Off topic, I know, but I really liked it, quick and easy chocolate cookie crust.

Just wanted to share.

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  • 1 year later...

I made this cheesecake recipe (sorry if it takes a long time to load - it was slow today, the screen said 'done' on the bottom left, but it still took a minute to pop up). It is everything that my note says it is. Wonderful, rich, intensely strawberry-y :raz:! But I would like to improve the crust. It was overly moist and soft almost cake-like. I would like something crisper. Is that possible with such a moist cheesecake? Would it help to use shortbread cooky crumbs instead?

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My very favorite crust for my cheesecakes has always been made with Pepperidge Farms Butter Chessmen cookies... crushed up in processor and melted butter is added ... no sugar needed ... pressed into a 10 inch springform pan (chilled) then filled... I love that heavenly buttery taste along with the creamy vanilla-y cheesecake!! :wub:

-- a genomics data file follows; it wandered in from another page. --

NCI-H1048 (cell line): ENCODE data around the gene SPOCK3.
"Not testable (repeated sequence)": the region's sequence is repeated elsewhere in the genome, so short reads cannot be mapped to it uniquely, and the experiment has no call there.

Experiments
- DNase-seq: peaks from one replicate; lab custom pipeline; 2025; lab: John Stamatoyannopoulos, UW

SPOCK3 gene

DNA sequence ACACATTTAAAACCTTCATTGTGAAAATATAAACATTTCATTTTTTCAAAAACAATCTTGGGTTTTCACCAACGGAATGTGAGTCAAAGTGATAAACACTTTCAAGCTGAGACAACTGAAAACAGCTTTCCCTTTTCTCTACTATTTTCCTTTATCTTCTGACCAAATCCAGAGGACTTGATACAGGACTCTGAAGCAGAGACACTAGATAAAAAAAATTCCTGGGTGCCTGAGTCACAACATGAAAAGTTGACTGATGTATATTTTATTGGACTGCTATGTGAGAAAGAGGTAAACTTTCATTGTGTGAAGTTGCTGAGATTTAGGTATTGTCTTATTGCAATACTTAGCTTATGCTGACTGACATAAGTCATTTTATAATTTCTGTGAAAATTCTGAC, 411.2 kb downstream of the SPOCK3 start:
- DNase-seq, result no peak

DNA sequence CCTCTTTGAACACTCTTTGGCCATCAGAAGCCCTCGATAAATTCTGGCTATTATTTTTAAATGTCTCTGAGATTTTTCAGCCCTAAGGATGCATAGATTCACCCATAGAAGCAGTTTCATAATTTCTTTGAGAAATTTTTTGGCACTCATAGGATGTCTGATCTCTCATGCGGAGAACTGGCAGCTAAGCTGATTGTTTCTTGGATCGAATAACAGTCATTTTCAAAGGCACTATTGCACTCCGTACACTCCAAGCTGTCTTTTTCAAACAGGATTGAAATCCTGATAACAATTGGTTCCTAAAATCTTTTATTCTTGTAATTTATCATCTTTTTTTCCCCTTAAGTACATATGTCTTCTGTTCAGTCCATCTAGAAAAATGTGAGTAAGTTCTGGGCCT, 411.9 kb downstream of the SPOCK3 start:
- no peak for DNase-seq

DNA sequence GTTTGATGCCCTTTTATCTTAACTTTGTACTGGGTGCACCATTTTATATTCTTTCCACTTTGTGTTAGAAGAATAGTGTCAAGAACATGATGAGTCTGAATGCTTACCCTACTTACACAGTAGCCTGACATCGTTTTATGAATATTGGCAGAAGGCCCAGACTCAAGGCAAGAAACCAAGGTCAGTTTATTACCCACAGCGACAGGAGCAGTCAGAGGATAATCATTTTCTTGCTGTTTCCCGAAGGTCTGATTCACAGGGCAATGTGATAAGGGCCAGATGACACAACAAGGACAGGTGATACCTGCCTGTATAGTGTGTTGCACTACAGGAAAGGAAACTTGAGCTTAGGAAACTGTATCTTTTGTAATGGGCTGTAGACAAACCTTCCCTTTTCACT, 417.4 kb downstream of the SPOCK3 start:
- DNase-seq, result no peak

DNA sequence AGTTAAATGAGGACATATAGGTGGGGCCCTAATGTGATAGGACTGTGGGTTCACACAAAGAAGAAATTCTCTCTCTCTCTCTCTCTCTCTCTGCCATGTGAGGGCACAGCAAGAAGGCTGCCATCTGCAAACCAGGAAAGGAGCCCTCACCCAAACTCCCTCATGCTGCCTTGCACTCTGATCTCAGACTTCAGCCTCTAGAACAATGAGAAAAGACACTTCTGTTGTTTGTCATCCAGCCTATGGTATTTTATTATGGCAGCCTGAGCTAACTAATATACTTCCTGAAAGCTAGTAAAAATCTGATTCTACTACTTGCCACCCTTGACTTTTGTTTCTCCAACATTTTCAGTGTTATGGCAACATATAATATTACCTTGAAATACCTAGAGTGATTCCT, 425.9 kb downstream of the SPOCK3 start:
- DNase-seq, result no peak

Melissa Goodman aka "Gifted Gourmet"

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Thanks, Melissa! I really thought that that would be the answer. I love those freakin' cookies. I am an utter snob about 'store boughten' cookies, but those things are crack to me. I almost never buy them unless we are having overnight guests (you have to have something a little nibbly for guests, right :wink:) - those and the Pepperridge Farm gingerbread men were our everyday cookies when I was growing up and I've never recovered :laugh:!

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I would like to improve the crust.  It was overly moist and soft almost cake-like.  I would like something crisper.  Is that possible with such a moist cheesecake?  Would it help to use shortbread cooky crumbs instead?

Try using an almond crumb crust: